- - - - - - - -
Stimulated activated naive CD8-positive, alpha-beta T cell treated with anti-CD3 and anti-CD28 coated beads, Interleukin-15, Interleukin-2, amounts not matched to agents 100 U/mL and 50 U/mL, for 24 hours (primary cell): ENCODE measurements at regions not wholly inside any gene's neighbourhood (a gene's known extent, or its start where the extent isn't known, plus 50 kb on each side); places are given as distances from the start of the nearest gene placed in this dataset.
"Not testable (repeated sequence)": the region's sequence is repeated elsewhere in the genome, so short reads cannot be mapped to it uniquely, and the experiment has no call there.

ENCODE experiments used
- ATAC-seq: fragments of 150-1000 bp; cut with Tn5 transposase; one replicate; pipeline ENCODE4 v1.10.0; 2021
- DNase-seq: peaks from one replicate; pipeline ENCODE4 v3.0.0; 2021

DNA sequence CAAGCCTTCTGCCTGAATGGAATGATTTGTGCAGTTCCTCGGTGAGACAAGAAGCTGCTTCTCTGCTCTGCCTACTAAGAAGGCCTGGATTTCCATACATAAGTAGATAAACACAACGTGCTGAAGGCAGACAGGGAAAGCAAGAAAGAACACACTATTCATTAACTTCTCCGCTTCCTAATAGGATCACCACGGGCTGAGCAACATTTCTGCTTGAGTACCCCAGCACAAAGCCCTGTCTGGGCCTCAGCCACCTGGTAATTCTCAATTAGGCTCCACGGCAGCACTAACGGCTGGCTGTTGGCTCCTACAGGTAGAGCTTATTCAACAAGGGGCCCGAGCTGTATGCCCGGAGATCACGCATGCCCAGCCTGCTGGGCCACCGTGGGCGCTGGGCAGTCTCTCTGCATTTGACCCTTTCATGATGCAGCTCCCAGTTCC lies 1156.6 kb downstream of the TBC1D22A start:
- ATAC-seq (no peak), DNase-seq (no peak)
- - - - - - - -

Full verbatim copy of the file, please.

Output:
Stimulated activated naive CD8-positive, alpha-beta T cell treated with anti-CD3 and anti-CD28 coated beads, Interleukin-15, Interleukin-2, amounts not matched to agents 100 U/mL and 50 U/mL, for 24 hours (primary cell): ENCODE measurements at regions not wholly inside any gene's neighbourhood (a gene's known extent, or its start where the extent isn't known, plus 50 kb on each side); places are given as distances from the start of the nearest gene placed in this dataset.
"Not testable (repeated sequence)": the region's sequence is repeated elsewhere in the genome, so short reads cannot be mapped to it uniquely, and the experiment has no call there.

ENCODE experiments used
- ATAC-seq: fragments of 150-1000 bp; cut with Tn5 transposase; one replicate; pipeline ENCODE4 v1.10.0; 2021
- DNase-seq: peaks from one replicate; pipeline ENCODE4 v3.0.0; 2021

DNA sequence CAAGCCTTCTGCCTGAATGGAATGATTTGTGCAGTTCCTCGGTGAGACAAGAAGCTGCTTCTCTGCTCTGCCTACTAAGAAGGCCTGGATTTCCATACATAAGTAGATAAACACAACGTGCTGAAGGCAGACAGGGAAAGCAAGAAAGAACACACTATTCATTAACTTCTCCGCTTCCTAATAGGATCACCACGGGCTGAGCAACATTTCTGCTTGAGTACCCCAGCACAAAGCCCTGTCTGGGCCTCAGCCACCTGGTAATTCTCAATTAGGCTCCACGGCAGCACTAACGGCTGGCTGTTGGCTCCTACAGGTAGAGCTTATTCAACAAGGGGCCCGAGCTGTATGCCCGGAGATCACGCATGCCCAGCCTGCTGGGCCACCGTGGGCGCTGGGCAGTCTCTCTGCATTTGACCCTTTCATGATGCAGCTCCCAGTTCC lies 1156.6 kb downstream of the TBC1D22A start:
- ATAC-seq (no peak), DNase-seq (no peak)